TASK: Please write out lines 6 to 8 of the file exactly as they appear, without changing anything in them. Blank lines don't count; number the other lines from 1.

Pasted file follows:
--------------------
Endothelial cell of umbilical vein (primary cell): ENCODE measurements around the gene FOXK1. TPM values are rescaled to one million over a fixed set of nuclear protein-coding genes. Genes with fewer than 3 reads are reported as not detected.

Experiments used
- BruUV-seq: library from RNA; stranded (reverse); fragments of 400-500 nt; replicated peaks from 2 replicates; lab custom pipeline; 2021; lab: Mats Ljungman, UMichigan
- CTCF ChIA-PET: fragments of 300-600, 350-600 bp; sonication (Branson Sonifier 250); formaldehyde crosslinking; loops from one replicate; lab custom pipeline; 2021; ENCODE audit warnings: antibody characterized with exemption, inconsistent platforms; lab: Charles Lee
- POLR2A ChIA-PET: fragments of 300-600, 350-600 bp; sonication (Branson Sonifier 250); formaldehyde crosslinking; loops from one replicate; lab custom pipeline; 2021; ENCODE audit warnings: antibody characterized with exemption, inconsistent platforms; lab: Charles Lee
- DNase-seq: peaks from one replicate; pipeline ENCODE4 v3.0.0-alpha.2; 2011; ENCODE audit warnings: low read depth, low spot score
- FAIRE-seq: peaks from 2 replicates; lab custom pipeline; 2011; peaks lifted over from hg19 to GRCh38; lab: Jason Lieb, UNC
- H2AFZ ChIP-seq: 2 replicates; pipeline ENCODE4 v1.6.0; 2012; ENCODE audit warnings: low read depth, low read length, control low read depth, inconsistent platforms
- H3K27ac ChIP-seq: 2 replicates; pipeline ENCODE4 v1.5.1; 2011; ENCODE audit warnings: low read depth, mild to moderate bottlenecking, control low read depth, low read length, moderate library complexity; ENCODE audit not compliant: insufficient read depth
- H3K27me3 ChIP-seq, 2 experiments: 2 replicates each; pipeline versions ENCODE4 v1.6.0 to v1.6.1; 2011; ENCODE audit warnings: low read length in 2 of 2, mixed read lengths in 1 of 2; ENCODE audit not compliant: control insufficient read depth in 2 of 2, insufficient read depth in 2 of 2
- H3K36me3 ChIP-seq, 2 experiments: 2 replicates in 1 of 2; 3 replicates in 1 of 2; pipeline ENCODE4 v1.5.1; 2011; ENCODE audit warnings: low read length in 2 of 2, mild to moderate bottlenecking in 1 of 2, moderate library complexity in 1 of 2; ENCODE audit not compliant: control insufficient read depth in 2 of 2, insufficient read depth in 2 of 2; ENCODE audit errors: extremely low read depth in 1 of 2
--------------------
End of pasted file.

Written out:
- DNase-seq: peaks from one replicate; pipeline ENCODE4 v3.0.0-alpha.2; 2011; ENCODE audit warnings: low read depth, low spot score
- FAIRE-seq: peaks from 2 replicates; lab custom pipeline; 2011; peaks lifted over from hg19 to GRCh38; lab: Jason Lieb, UNC
- H2AFZ ChIP-seq: 2 replicates; pipeline ENCODE4 v1.6.0; 2012; ENCODE audit warnings: low read depth, low read length, control low read depth, inconsistent platforms